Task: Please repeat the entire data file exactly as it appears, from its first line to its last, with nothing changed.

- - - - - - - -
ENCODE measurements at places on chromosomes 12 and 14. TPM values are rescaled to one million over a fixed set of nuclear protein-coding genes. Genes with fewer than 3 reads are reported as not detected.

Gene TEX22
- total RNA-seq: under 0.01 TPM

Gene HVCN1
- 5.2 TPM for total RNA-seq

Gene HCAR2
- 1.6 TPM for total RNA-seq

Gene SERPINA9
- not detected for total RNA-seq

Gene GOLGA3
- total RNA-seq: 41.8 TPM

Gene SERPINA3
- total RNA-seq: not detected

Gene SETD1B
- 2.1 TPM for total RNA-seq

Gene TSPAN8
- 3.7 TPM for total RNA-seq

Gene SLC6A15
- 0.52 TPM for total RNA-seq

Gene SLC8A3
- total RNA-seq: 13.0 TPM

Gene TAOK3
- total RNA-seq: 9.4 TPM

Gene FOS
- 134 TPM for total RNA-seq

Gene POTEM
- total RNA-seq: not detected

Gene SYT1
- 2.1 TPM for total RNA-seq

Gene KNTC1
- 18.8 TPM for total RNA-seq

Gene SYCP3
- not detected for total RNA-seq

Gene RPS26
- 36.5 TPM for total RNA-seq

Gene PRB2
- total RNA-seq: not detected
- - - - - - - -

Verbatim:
ENCODE measurements at places on chromosomes 12 and 14. TPM values are rescaled to one million over a fixed set of nuclear protein-coding genes. Genes with fewer than 3 reads are reported as not detected.

Gene TEX22
- total RNA-seq: under 0.01 TPM

Gene HVCN1
- 5.2 TPM for total RNA-seq

Gene HCAR2
- 1.6 TPM for total RNA-seq

Gene SERPINA9
- not detected for total RNA-seq

Gene GOLGA3
- total RNA-seq: 41.8 TPM

Gene SERPINA3
- total RNA-seq: not detected

Gene SETD1B
- 2.1 TPM for total RNA-seq

Gene TSPAN8
- 3.7 TPM for total RNA-seq

Gene SLC6A15
- 0.52 TPM for total RNA-seq

Gene SLC8A3
- total RNA-seq: 13.0 TPM

Gene TAOK3
- total RNA-seq: 9.4 TPM

Gene FOS
- 134 TPM for total RNA-seq

Gene POTEM
- total RNA-seq: not detected

Gene SYT1
- 2.1 TPM for total RNA-seq

Gene KNTC1
- 18.8 TPM for total RNA-seq

Gene SYCP3
- not detected for total RNA-seq

Gene RPS26
- 36.5 TPM for total RNA-seq

Gene PRB2
- total RNA-seq: not detected